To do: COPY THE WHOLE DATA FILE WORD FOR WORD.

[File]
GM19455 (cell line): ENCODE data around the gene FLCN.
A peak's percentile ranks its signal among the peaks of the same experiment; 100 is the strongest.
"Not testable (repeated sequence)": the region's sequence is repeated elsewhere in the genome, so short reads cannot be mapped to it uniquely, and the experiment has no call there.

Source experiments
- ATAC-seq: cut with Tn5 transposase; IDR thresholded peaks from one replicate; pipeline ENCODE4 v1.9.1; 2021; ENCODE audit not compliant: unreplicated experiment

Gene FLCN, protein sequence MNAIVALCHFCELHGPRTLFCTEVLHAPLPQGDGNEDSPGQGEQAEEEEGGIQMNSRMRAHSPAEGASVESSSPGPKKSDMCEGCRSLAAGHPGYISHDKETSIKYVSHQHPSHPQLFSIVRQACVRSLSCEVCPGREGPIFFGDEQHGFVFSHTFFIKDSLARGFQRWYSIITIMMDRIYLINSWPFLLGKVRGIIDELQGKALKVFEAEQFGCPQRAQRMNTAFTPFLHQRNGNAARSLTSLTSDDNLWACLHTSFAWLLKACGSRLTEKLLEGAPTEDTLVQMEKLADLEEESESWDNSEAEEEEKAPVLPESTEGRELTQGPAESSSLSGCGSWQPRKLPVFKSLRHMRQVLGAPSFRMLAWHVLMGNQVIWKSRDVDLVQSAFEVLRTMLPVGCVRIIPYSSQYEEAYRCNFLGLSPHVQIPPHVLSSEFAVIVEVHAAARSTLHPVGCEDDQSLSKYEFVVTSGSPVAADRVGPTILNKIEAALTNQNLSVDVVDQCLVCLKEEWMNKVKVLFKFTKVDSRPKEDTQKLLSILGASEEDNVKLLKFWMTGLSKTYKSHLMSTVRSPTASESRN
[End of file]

GM19455 (cell line): ENCODE data around the gene FLCN.
A peak's percentile ranks its signal among the peaks of the same experiment; 100 is the strongest.
"Not testable (repeated sequence)": the region's sequence is repeated elsewhere in the genome, so short reads cannot be mapped to it uniquely, and the experiment has no call there.

Source experiments
- ATAC-seq: cut with Tn5 transposase; IDR thresholded peaks from one replicate; pipeline ENCODE4 v1.9.1; 2021; ENCODE audit not compliant: unreplicated experiment

Gene FLCN, protein sequence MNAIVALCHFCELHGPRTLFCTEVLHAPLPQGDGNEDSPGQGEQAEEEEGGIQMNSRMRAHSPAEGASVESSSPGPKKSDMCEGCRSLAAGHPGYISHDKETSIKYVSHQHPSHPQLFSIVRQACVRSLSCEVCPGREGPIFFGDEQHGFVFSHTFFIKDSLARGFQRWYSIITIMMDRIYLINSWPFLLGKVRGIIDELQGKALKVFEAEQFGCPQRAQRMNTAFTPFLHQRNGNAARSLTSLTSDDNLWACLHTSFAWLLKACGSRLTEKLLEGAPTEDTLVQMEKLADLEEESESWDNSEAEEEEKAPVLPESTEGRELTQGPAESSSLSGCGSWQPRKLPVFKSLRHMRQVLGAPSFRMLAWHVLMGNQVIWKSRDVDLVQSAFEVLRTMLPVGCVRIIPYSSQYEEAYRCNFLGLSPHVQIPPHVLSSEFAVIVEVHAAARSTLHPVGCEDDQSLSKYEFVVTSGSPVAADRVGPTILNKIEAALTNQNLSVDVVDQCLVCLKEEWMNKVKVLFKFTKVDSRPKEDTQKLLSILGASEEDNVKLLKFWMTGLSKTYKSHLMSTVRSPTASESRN